On the surface, the theory of generational archetypes coming in sequence and seasons of history sounds a bit new-agey and mystical. It’s really not. Strauss and Howe’s observation is simply that different generations raise their children in unique ways (usually in critical ways that are different from the way they were raised). Those children then grow up and raise their children differently than the way their parents raised them. They think they are doing something “unique,” but most of it was already done before.
The cycle of different generations raising their children in different ways creates unique personalities to generations.
These personalities align at different life stages create unique cultural moods. A society in which Artists are calling the shots (i.e., the ’80s and ’90s) will be uniquely individualistic to a point where younger generations will find it isolating (think Bowling Alone). A society in which Nomads are calling the shots (the late 1940s and 1950s) will be pragmatic to the point where younger people find it soul-deadening (think The Man in the Grey Flannel Suit). A nation run by Prophets (the 2000s and today) will seem overrun with overblown ideology. A society run by Heroes (the 1960s and 1970s) will seem capable of achieving anything, but spiritually empty.
Another criticism is the claim that the generational theory is a vain attempt to predict events. This is not the case. Good and bad events happen throughout each stage of history. Strauss and Howe are quick to point out that they are not anticipating specific events, they are predicting a general cultural mood that will react to events in unique ways.
A Crisis era generational alignment (Prophets are in power, Nomads are in Midlife, Heroes are young adults) will react to events differently than an Unravelling era generational alignment (Artists are in power, Prophets are in Midlife, Nomads are young adults). In an Unravelling, after a foreign attack, the country will try to find a quick solution. In a Crisis, after a foreign attack, the Prophet instinct will be to use this as an opportunity to enact sweeping changes and mobilize. Think of George W. Bush’s declaration of an “Axis of Evil” after 9/11.
A crisis is merely an era in which institutions are run by Prophets. Prophets tend to have itchy trigger fingers to impose their moral will, and they will have a compliant cohort of young Heroes who can help them make that happen. This doesn’t mean a war must be the way that the crisis is resolved, but the unique assembly of generations at different lifecycles raises the probability of it.
That’s the key to generational theory. It’s not the events themselves that drive history, it is the reaction of civilization to those unique events.
Similarly, an Unravelling is an era in which Artists are running the show and want society to fully embrace individualism. With crumbling institutions and an individualistic entrepreneurial “kill what you eat” young cohort of Nomads, it’s natural for a society to become financially reckless.
Another criticism is that this theory ignores the unique personality of people within a generation, who may not ascribe to these stereotypes. This is valid, but I think it’s hard to deny that each generation has a unique personality. There are people within the generation who defy generational stereotypes, but on the whole, they do have a distinct character, and there are commonalities.
The Bad News & The Good News
The next 10 years will likely see this era resolve itself. 2025 is exactly 80 years after 1945, the year that the last crisis ended. This means that we are entering a dangerous time in history in which we will need to rise to the occasion. We will face a challenge of history on par with the American Revolution, the Civil War, and World War II. New institutions will likely be created, and old ones will be torn down.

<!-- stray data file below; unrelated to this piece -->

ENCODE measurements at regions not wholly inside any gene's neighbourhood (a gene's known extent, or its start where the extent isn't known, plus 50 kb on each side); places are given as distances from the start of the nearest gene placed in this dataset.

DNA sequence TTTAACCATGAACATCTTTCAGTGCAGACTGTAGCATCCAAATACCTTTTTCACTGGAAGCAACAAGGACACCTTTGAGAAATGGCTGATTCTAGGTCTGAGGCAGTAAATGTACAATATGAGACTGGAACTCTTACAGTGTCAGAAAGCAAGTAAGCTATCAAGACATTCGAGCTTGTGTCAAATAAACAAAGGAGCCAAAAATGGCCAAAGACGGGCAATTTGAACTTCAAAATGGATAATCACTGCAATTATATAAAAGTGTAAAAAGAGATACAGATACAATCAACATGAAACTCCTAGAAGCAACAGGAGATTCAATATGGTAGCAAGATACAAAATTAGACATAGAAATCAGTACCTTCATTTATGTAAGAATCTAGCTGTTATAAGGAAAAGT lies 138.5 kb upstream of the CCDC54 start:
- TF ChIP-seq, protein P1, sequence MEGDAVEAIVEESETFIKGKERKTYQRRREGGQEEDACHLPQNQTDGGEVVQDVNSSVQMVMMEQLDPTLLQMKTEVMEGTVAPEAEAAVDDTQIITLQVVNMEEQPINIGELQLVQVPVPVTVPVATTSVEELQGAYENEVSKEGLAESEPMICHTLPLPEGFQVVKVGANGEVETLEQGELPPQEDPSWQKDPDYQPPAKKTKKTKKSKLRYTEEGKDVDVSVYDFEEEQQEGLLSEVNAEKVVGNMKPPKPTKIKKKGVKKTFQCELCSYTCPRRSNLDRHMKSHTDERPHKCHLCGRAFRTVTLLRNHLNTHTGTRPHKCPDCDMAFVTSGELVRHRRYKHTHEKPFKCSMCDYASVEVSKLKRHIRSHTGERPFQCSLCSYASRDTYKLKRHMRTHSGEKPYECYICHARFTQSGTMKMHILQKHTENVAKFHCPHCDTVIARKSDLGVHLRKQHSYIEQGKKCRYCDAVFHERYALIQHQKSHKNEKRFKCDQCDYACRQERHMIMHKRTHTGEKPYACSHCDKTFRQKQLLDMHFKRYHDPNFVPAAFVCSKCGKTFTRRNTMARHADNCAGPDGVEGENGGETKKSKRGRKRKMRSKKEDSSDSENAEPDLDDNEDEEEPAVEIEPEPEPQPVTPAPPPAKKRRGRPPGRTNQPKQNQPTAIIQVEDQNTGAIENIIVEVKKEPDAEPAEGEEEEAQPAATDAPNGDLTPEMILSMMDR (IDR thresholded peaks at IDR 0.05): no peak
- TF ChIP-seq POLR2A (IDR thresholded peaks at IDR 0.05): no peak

I hope this era doesn’t end the United State’s position are the world’s preeminent superpower, but that is indeed a possibility. It might very well set the stage for another country’s emergence as a superpower. It may also result in better global institutions and cooperation.
The excellent news is that regardless of how this crisis shakes out, it’s eventually going to be over and we will enter the First Turning in the next decade. The First Turning will be rigid, conformist and corporatist — but the economy will likely do very well, and I’ll take that over a Crisis.
Investing & Economics
In terms of investing ideas, I was struck by how Strauss and Howe’s ideas align with Ray Dalio’s thoughts about the long-term debt cycle. Dalio identified an 80-year debt cycle (the last one culminated in 2008, the one before that in 1929) that strongly aligns with Strauss and Howe’s theories.
Dalio has a mammoth paper about this, that is well worth your time. He also has an excellent short video explaining this that I’ve mentioned before on this blog.
Another interesting parallel is the work of Hyman Minsky. Minsky described a financial cycle which I think fits into the larger 80-year cycle. Minsky’s idea (similar to Dalio’s) is that debt drives the long-term economic cycle. After a financial crisis (the Great Depression or the 2008 financial crisis), firms avoid debt. This reduces the risks to the financial system. Over time, the reduced financial risk will ultimately spur more lending and borrowing. Increasing debt levels increases the risks to the financial system, which ultimately turn into a Crisis moment. The Crisis moment changes attitudes towards debt, and the cycle repeats.
(Disclaimer: As I wrote earlier, while Macro is a lot of fun to think and theorize about, it is in most investor’s interest to avoid it. Even though I know this, I simply can’t help myself!)
I think you should read this book. This book changed the way I look at the world and I think it will change your perspective, too. You’ll not only gain unique insights into history, you will begin to see people of different generations in a new light. Current events will also make a lot of sense through a generational lens.
Even if you don’t buy into Strauss and Howe’s theory, you will enjoy looking at history through the perspective of culture and people instead of a simple recounting of events.